Move up 4 semitones for the maj 3rd      :  C#  
Move up 7 semitones for the 5th          :  E
Move up 10 semitones for the flat 7th    :  G
Move up 21 semitones for the 13th        :  F#


So A13 = A C# E G F#
Note that when counting up large intervals, like 13ths, you can count up 9 semitones (21-12) to get the right note name since subtracting 12 just means an octave lower. But when forming the chord, the 13th must be at the right 'distance' from the root - i.e. it must be more than an octave higher than the root, otherwise it is just an ordinary 6th. 7.0 X/Y type Chords. This seems to be a commonly misunderstood term. If a chord is written as something like C/G then it simply means that you play the chord given by the first letter, with the bass note given by the second letter - in this example, we have C major with a G bass note. Chords like these may have a bass note which is already part of the chord itself, as in this example (C major is made up of the notes C E G , so the G bass is part of the chord) or they may have a bass note which is 'outside' the chord, something like E/A (A is not part of the E major chord). Working out what notes are in these type of chords presents no extra problems - simply work out the notes in the chord given by the first letter, then add the bass note. These X/Y type of chords can get more complicated than straight major/minor chords with things like Asus2/C#, but the principle is the same. To work out this chord, start with Asus2.
spelling = 1st 2nd 5th
Look up the intervals in the table of intervals to get the number of semitones you have to count up for each note.
 2nd = 2 semitones up from A = B
 5th = 7 semitones up from A = E

so Asus2 = A B E

therefore Asus2/C# = C# A B E
(it's standard practice to 'spell' chords from low to high) 8.0 'Add' chords and chromatic chords. Just to recap, here are the triads and chords I've covered so far:
Major, minor, sus2 and sus4 triads and chords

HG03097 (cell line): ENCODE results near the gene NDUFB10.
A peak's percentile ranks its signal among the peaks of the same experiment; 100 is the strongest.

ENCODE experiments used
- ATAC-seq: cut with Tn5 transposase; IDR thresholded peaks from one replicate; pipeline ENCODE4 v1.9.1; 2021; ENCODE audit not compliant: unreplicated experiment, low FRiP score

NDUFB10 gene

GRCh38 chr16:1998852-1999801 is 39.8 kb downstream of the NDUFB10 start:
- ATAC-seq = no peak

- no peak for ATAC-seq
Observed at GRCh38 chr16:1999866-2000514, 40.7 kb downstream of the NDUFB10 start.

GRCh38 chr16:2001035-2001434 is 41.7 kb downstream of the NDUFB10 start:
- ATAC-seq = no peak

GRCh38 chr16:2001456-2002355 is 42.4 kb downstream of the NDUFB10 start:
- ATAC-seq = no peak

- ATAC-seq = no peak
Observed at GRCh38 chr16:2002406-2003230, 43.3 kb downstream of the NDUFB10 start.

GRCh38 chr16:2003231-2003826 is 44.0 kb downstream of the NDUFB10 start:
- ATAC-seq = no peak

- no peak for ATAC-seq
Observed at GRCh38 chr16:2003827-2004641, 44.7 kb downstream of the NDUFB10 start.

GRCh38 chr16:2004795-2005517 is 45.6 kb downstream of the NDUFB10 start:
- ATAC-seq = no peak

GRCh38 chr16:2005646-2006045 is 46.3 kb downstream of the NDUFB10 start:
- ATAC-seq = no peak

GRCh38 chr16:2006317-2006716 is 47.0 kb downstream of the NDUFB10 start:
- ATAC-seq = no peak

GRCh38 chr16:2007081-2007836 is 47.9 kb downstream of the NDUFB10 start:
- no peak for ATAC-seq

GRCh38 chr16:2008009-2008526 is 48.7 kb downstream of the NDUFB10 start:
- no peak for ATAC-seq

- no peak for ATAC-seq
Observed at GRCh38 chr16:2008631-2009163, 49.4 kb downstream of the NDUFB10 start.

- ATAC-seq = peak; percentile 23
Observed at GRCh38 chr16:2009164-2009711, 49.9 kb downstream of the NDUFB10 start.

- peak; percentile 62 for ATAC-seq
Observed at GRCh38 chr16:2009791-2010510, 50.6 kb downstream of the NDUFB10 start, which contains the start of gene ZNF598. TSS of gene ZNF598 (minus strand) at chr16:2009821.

Major 7th, flat 7th and minor 7th chords
9th, min 9th, maj 9th, 11th, min 11th, maj 11th, 
13th, min 13th, maj 13th chords
All other chords fall into the series of chords with 'added' notes or chords with altered notes. Added chords. Chords with 'added' notes are just what they sound like. They are usually written as something like Cadd2, Cadd4 etc. Simply start with the 'base' chord (C in this example) and add the appropriate note. You can of course add to any 'base' chord whether it's major or minor or whatever. Be sure you understand the difference between add2 and sus2 chords, and add4 and sus4 chords - the sus chords have the 3rd *replaced* with another note. The 'add' chords simply add to the triad, so Cadd2 would be:
 Cadd2 = C triad + 2nd = 1st, 2nd, maj 3rd, 5th

 Csus2 = Csus2 triad   = 1st, 2nd, 5th
Similarly there is an important difference between 'add9' and '9' chords. A C9 chord *must* have the flat 7th in it (see above), but the Cadd9 chord will not - it's just a C major triad with a 9th added. You can carry on adding as many notes as you want. If you play around with alternative tunings you could quite easily come across chords like Aadd2add4, but most of the time you'll just have one added note. You can of course add a note to a chord that isn't a simple major or minor chord - you can have things like Csus4add9 etc. Altered chords. These are chords with chromatic alterations. The 5th, 2nd, 4th, 9th etc can all be chromatically altered - i.e moved up or down by a semitone (halfstep). Examples of this are chords like E7#9 and E7b9 - the 9th of a normal E9 chord has been sharpened in the E7#9, and flattened in the E7b9. So what are the notes for these? Well, starting with the 'E7' bit:
  E7  =  1st, maj 3rd, 5th, flat 7th  =  E, G#, B, D

Now add the #9 (count up 15 semitones from E) - G

So E7#9 = E G# B D G


Similarly E7b9 = E G# B D Gb
There are a few different ways to write these chords. '-' and '+' signs are sometimes used to mean 'flat' and 'sharp' respectively, but 'b' and '#' are used as well. You might even see 'dim' and 'aug' (diminished and augmented) used too for the same thing. So E7#9 could be written as E7+9 or E7aug9 and E7b9 could be written as E7-9 or E7dim9. With these chromatically altered chords there is almost no limit on the number of chords you can create - most of these will be used in jazz, but some (like the E7#9) appear quite a lot in rock music too. Too work out the notes to these types of chord it's best to start with the 'basic' chord, then add the chromatic notes to this. So, as above for E7#9, start with E7, then add the #9. You may find several chromatic notes in one chord like A13b5b9 - treat it just the same way - build up the A13 chord, then swap the 5th and 9th for the flat 5th and flat 9th. 9.0 Diminished And Augmented Chords. The only chords left to cover are the diminished and augmented. A diminished chord is made up of these notes:
  1st, min 3rd, flat 5th, double flat 7th